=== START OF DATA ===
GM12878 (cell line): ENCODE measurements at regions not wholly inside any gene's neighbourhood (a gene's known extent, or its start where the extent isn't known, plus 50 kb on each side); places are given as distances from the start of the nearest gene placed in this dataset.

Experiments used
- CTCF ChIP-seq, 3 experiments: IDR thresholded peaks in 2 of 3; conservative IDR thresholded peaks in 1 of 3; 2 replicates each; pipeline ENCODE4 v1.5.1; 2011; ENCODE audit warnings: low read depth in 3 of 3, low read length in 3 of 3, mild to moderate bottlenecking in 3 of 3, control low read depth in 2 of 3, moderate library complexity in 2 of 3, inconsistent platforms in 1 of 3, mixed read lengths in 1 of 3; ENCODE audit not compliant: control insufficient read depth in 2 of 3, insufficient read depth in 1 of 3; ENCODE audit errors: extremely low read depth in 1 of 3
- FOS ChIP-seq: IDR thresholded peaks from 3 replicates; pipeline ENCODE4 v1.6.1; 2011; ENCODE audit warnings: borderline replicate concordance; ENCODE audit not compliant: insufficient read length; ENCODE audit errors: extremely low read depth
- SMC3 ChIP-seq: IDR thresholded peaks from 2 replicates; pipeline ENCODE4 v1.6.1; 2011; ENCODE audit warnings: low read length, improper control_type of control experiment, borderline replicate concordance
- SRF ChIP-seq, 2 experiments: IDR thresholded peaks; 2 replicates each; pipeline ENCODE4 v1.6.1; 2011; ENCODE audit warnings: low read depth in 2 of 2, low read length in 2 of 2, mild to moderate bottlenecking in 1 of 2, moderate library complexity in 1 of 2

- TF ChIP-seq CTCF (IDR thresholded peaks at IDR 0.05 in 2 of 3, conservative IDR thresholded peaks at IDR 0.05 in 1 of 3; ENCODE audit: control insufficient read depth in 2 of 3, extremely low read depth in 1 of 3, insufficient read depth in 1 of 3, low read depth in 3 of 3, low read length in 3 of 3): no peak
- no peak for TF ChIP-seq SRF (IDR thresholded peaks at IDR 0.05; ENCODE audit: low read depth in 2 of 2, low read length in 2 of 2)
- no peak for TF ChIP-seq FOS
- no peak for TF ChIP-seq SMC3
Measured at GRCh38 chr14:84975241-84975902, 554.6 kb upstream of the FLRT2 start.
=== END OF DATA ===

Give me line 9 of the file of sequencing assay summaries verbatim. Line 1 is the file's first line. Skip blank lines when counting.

- no peak for TF ChIP-seq FOS